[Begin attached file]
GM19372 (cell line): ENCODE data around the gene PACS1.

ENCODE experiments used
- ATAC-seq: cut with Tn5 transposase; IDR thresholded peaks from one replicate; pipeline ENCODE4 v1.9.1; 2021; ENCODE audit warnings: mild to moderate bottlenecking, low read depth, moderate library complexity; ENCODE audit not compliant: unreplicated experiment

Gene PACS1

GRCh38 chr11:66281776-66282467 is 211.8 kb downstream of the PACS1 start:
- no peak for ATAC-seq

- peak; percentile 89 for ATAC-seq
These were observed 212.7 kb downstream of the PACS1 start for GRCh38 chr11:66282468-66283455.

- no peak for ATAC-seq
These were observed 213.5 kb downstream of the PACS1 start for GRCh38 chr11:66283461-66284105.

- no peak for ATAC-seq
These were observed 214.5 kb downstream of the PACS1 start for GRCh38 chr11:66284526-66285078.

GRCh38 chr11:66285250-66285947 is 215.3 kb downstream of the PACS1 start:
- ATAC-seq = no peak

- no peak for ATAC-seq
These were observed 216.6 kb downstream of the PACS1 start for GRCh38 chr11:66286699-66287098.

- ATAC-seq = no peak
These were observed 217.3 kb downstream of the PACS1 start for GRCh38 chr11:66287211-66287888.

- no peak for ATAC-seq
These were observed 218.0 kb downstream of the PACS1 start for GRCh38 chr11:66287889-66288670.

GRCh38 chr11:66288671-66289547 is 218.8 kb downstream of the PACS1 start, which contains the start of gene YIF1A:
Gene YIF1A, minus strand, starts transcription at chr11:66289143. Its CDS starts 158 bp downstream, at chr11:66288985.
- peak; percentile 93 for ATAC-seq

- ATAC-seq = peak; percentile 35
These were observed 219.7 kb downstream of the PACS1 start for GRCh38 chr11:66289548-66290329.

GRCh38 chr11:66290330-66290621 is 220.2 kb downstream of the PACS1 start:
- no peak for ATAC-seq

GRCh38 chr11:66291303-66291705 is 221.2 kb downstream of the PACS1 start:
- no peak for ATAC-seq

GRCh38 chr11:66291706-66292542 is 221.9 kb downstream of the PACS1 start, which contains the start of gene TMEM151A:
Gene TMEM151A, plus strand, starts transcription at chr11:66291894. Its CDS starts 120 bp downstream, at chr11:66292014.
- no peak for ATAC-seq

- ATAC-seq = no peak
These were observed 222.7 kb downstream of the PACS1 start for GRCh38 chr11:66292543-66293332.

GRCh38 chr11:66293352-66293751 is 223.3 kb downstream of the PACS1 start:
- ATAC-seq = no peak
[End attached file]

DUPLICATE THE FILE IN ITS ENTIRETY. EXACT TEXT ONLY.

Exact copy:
GM19372 (cell line): ENCODE data around the gene PACS1.

ENCODE experiments used
- ATAC-seq: cut with Tn5 transposase; IDR thresholded peaks from one replicate; pipeline ENCODE4 v1.9.1; 2021; ENCODE audit warnings: mild to moderate bottlenecking, low read depth, moderate library complexity; ENCODE audit not compliant: unreplicated experiment

Gene PACS1

GRCh38 chr11:66281776-66282467 is 211.8 kb downstream of the PACS1 start:
- no peak for ATAC-seq

- peak; percentile 89 for ATAC-seq
These were observed 212.7 kb downstream of the PACS1 start for GRCh38 chr11:66282468-66283455.

- no peak for ATAC-seq
These were observed 213.5 kb downstream of the PACS1 start for GRCh38 chr11:66283461-66284105.

- no peak for ATAC-seq
These were observed 214.5 kb downstream of the PACS1 start for GRCh38 chr11:66284526-66285078.

GRCh38 chr11:66285250-66285947 is 215.3 kb downstream of the PACS1 start:
- ATAC-seq = no peak

- no peak for ATAC-seq
These were observed 216.6 kb downstream of the PACS1 start for GRCh38 chr11:66286699-66287098.

- ATAC-seq = no peak
These were observed 217.3 kb downstream of the PACS1 start for GRCh38 chr11:66287211-66287888.

- no peak for ATAC-seq
These were observed 218.0 kb downstream of the PACS1 start for GRCh38 chr11:66287889-66288670.

GRCh38 chr11:66288671-66289547 is 218.8 kb downstream of the PACS1 start, which contains the start of gene YIF1A:
Gene YIF1A, minus strand, starts transcription at chr11:66289143. Its CDS starts 158 bp downstream, at chr11:66288985.
- peak; percentile 93 for ATAC-seq

- ATAC-seq = peak; percentile 35
These were observed 219.7 kb downstream of the PACS1 start for GRCh38 chr11:66289548-66290329.

GRCh38 chr11:66290330-66290621 is 220.2 kb downstream of the PACS1 start:
- no peak for ATAC-seq

GRCh38 chr11:66291303-66291705 is 221.2 kb downstream of the PACS1 start:
- no peak for ATAC-seq

GRCh38 chr11:66291706-66292542 is 221.9 kb downstream of the PACS1 start, which contains the start of gene TMEM151A:
Gene TMEM151A, plus strand, starts transcription at chr11:66291894. Its CDS starts 120 bp downstream, at chr11:66292014.
- no peak for ATAC-seq

- ATAC-seq = no peak
These were observed 222.7 kb downstream of the PACS1 start for GRCh38 chr11:66292543-66293332.

GRCh38 chr11:66293352-66293751 is 223.3 kb downstream of the PACS1 start:
- ATAC-seq = no peak